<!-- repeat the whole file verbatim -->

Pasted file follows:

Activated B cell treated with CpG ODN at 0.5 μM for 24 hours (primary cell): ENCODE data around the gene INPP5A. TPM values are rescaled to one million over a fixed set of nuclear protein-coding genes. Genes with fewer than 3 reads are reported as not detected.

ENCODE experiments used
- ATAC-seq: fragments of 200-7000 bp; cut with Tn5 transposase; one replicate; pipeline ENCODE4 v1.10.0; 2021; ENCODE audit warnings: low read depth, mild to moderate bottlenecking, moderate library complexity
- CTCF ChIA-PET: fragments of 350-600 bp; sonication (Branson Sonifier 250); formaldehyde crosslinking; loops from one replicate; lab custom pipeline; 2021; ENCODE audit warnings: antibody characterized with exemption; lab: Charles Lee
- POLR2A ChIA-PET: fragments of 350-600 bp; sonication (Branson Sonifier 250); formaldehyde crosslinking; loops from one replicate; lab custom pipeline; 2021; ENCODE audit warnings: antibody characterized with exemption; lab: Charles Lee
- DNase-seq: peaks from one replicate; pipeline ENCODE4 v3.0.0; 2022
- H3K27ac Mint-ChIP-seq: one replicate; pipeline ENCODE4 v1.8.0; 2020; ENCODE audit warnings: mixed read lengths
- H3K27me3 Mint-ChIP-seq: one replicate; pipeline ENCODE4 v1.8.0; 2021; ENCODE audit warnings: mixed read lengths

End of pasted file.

Activated B cell treated with CpG ODN at 0.5 μM for 24 hours (primary cell): ENCODE data around the gene INPP5A. TPM values are rescaled to one million over a fixed set of nuclear protein-coding genes. Genes with fewer than 3 reads are reported as not detected.

ENCODE experiments used
- ATAC-seq: fragments of 200-7000 bp; cut with Tn5 transposase; one replicate; pipeline ENCODE4 v1.10.0; 2021; ENCODE audit warnings: low read depth, mild to moderate bottlenecking, moderate library complexity
- CTCF ChIA-PET: fragments of 350-600 bp; sonication (Branson Sonifier 250); formaldehyde crosslinking; loops from one replicate; lab custom pipeline; 2021; ENCODE audit warnings: antibody characterized with exemption; lab: Charles Lee
- POLR2A ChIA-PET: fragments of 350-600 bp; sonication (Branson Sonifier 250); formaldehyde crosslinking; loops from one replicate; lab custom pipeline; 2021; ENCODE audit warnings: antibody characterized with exemption; lab: Charles Lee
- DNase-seq: peaks from one replicate; pipeline ENCODE4 v3.0.0; 2022
- H3K27ac Mint-ChIP-seq: one replicate; pipeline ENCODE4 v1.8.0; 2020; ENCODE audit warnings: mixed read lengths
- H3K27me3 Mint-ChIP-seq: one replicate; pipeline ENCODE4 v1.8.0; 2021; ENCODE audit warnings: mixed read lengths